AN ACT to enact R.S. 13:1336(C) and 1338, relative to the jurisdiction of the Criminal District Court for the Parish of Orleans; to provide for commitment jurisdiction of the court when the criminal court determines a mentally defective defendant is incapable of standing trial, is a danger to himself or others, and is unlikely in the foreseeable future to be capable of standing trial. . . .

(emphasis added).

In State v. Casby, 2005-1181 (La.App. 4 Cir. 12/14/05), 921 So.2d 181, the issue before this Court was whether the trial court erred when it ordered the State to file a separate petition to have the defendant civilly committed pursuant to La.Rev.Stat. § 28:56 et seq., the Mental Health Law. The State argued that the relators' commitments pursuant to La. Code Crim. Proc. art. 648 were legal and that the criminal district court judges should continue to conduct periodic reviews of the relators' conditions; there was no need for the filing of a new civil petition. This Court noted the civil commitment progeny of Jackson and Lockhart as it pertains to defendants who have been charged but were not able to stand trial and were considered a danger to themselves or others. Furthermore, this Court in Casby noted:

In an apparent reaction to the language (which arguably was dicta) in the Denson opinion, the legislature amended La.R.S. 13:1336(C) and La.R.S. 13:1338 by 2005 La. Acts 174 to provide specifically that the Criminal District Court for the Parish has exclusive jurisdiction over civil commitment proceedings when the court finds that a defendant is unrestorably incompetent and dangerous and thus is civilly committed pursuant to La.C.Cr.P. art. 648(B)(3).

Casby, p. 10, 921 So.2d at 186. Under the pre-2008 art. 648(B)(3), this Court in Casby further took note of the fact that

there is nothing in the Louisiana Code of Criminal Procedure, in Title 28 of the Revised Statutes, or in La.R.S. 15:211(A) which requires the state to file a formal petition for a civil commitment once the trial court has determined under La.C.Cr.P. art. 648(B)(3) that a defendant is unlikely in the foreseeable future to regain his capacity to proceed. The statutes have not been amended to impose such a requirement in the years since the trial court first found that the defendants were unrestorably incompetent and dangerous, as required to designate his continued commitment as `civil.'

Casby, p. 8, 921 So.2d at 185.

Following Casby, the legislature did in fact place such a requirement on the state by way of release or remand to the Department of Health and Hospitals, who are to then either institute civil commitment proceedings pursuant to Title 28 of the Louisiana Revised Statutes or release the incompetent defendant. In Acts 2008, No. 861 § 1, eff. July 9, 2008, La Code Crim. Proc. art. 648(B)(3) was significantly changed to read (in pertinent part) as follows and as it stands today:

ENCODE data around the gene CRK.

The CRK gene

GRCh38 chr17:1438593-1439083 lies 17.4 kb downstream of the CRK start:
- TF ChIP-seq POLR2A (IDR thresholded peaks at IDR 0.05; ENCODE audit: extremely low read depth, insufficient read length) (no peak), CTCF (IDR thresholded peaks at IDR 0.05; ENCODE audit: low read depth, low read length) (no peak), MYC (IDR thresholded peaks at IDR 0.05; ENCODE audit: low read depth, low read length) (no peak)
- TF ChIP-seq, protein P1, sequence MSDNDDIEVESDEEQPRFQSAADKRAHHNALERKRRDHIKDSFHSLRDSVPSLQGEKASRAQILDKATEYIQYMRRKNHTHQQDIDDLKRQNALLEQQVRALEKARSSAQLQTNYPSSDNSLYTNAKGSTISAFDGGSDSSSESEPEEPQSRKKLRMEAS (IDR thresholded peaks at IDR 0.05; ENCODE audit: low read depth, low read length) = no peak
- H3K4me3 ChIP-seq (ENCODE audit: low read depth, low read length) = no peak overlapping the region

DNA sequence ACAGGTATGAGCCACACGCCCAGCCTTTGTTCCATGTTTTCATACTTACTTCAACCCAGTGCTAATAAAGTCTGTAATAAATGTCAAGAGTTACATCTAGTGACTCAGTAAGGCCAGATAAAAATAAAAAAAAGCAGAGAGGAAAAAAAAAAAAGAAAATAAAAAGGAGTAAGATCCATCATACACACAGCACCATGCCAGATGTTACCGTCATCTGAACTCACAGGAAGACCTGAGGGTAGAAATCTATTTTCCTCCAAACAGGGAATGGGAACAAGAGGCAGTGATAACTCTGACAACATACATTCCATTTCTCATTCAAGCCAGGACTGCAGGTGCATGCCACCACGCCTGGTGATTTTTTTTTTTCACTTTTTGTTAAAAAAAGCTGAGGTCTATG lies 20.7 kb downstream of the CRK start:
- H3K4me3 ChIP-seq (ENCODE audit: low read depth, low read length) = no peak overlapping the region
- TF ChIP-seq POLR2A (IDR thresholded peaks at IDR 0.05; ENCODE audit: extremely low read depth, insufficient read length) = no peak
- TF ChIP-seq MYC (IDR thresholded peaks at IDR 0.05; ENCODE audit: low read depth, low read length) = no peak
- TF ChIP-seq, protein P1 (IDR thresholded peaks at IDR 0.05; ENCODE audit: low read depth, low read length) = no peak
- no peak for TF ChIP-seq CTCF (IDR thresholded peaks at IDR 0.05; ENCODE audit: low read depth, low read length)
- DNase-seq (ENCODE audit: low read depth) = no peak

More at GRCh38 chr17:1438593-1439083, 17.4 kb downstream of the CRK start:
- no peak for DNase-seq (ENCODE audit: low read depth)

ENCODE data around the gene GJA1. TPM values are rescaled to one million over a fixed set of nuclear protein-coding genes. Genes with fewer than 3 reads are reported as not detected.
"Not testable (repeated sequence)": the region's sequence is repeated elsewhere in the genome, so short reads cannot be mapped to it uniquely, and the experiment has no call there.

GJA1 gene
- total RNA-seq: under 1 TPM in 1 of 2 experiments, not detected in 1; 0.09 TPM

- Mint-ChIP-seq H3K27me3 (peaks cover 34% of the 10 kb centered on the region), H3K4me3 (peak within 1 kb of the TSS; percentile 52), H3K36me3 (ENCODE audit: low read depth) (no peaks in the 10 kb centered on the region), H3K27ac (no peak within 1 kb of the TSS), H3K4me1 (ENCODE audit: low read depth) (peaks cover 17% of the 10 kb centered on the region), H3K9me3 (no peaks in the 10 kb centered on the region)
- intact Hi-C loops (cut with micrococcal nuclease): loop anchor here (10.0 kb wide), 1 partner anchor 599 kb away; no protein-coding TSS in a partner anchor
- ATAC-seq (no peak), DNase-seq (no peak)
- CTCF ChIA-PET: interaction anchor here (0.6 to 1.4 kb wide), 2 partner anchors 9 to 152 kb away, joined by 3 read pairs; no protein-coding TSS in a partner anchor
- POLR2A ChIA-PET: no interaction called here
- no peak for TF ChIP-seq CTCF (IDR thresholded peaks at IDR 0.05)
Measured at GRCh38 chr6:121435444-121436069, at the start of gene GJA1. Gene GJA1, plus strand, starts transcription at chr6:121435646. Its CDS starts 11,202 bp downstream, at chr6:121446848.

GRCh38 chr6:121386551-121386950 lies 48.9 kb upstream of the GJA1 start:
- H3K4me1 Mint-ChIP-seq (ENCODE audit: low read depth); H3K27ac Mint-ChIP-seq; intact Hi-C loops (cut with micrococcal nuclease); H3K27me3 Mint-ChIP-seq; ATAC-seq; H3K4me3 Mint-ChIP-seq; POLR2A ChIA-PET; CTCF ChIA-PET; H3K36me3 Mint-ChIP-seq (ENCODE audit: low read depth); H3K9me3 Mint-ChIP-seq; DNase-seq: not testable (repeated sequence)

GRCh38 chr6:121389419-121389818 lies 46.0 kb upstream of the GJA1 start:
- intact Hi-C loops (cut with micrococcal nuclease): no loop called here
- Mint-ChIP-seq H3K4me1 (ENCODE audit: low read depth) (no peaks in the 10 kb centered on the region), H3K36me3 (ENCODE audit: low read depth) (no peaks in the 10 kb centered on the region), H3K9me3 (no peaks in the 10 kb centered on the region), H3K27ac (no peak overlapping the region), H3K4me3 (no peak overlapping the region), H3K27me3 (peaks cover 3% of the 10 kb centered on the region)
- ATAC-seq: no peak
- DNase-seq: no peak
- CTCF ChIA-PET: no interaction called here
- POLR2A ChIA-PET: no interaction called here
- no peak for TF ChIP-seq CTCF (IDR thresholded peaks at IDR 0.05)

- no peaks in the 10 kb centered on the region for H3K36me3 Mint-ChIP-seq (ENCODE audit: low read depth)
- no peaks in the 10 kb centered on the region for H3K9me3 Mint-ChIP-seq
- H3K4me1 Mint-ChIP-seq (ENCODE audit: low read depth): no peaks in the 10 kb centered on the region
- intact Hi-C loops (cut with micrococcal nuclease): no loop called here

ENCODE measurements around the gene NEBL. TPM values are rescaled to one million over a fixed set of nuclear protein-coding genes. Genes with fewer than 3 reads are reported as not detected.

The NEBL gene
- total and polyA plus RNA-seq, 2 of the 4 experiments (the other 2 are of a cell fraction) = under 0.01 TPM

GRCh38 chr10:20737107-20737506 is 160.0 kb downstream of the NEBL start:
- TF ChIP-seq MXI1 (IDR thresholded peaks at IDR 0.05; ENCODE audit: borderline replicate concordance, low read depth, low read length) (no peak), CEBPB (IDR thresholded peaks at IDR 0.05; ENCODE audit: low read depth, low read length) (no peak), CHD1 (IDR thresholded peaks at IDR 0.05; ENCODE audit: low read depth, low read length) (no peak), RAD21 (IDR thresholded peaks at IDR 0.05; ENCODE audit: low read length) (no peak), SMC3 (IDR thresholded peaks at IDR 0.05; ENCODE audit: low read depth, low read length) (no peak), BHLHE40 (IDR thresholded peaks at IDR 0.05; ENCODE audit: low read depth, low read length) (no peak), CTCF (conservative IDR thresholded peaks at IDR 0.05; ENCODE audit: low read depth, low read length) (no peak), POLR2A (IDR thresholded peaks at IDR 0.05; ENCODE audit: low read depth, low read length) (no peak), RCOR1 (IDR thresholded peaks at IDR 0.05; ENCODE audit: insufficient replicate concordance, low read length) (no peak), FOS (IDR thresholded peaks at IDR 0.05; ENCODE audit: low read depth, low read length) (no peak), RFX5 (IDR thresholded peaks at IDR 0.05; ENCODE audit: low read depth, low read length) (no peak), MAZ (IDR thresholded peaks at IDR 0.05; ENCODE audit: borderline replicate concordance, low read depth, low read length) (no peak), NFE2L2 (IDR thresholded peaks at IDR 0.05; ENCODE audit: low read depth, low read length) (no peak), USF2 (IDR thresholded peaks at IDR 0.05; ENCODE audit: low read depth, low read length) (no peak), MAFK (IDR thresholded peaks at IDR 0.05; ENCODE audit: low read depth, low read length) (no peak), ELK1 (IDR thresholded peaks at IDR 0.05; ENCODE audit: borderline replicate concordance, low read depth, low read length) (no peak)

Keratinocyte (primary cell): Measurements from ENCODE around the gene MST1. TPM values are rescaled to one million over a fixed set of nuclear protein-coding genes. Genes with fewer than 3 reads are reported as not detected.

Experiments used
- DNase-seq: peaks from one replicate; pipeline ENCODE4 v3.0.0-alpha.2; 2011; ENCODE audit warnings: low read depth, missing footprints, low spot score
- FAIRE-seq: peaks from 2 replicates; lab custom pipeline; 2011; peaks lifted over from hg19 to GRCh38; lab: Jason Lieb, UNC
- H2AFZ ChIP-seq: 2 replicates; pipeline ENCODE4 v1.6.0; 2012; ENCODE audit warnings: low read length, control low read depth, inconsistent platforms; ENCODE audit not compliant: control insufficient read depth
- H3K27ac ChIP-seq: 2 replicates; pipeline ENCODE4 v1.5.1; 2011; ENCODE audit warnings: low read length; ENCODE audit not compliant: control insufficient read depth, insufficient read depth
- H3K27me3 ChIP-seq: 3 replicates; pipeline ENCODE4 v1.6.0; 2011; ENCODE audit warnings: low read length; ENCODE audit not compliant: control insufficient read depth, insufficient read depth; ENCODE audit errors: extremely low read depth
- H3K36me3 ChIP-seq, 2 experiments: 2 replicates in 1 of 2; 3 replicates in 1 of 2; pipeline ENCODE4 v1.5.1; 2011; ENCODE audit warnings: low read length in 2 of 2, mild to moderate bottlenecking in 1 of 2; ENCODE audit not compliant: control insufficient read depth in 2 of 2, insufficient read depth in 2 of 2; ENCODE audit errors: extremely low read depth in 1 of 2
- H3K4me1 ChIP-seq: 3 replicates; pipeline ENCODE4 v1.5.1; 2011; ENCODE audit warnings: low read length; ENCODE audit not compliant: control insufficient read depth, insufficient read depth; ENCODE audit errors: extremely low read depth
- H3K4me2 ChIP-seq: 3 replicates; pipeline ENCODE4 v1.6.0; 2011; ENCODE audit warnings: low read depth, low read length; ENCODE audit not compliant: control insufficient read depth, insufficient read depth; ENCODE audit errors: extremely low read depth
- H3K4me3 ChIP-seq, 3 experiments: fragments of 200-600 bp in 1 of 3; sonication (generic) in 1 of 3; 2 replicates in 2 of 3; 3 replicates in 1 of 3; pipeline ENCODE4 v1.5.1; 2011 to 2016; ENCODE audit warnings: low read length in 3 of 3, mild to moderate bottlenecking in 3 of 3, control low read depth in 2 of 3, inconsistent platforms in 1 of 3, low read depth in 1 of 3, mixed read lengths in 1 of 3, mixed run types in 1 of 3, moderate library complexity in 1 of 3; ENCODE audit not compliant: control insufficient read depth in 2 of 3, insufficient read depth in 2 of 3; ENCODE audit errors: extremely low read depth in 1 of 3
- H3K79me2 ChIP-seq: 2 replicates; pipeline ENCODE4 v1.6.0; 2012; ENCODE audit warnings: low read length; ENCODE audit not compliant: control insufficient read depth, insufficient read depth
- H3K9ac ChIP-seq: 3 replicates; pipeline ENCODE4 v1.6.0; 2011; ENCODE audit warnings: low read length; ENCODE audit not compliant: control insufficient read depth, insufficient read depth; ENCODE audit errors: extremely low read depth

The purpose of the 2008 amendment to art. 648 is stated in 2008 La. Acts, No. 861:
AN ACT to amend and reenact Code of Criminal Procedure Article 648(A) (introductory paragraph), (B)(1) and (B)(3) (introductory paragraph), to enact Code of Criminal Procedure Article 648(A)(2)(c), and to repeal Code of Criminal Procedure Article 648(B)(2), relative to mental capacity to proceed to trial in criminal cases; to provide with respect to the burden of proof regarding mental capacity determinations; to provide for procedure after determination of mental capacity; to require that certain criteria be satisfied; to repeal provisions authorizing the release of a defendant on probation; and to provide for related matters.

. . . B. (1) In no instance shall such custody, care, and treatment exceed the time of the maximum sentence the defendant could receive if convicted of the crime with which he is charged. At any time after commitment and on the recommendation of the superintendent of the institution that the defendant will not attain the capacity to proceed with his trial in the foreseeable future, the court shall, within sixty days and after at least ten days notice to the district attorney, defendant's counsel and the Bureau of Legal Services of the Department

of Health and Hospitals, conduct a contradictory hearing to determine whether the mentally defective defendant is, and will in the foreseeable future be, incapable of standing trial and whether he is a danger to himself or others.

(2) Repealed by Acts 2008, No. 861, § 2, eff. July 9, 2008.

(3) If, after the hearing, the court determines that the incompetent defendant is unlikely in the foreseeable future to be capable of standing trial, the court shall order the defendant released or remanded to the custody of the Department of Health and Hospitals which, within ten days exclusive of weekends and holidays, may institute civil commitment proceedings pursuant to Title 28 of the Louisiana Revised Statutes of 1950, or release the defendant. The defendant shall remain in custody pending such civil commitment proceedings. If the defendant is committed to a treatment facility pursuant to Title 28 of the Louisiana Revised Statutes of 1950, the director of the institution designated for the patient's treatment shall, in writing, notify the court and the district attorney when the patient is to be discharged or conditionally' discharged, as long as the charges are pending. If not dismissed without prejudice at an earlier trial, charges against an unrestorable incompetent defendant shall be dismissed on the date upon which his sentence would have expired had he been convicted and received the maximum sentence for the crime charged, or on the date five years from the date of his arrest for such charges, whichever is sooner, except for the following charges . . .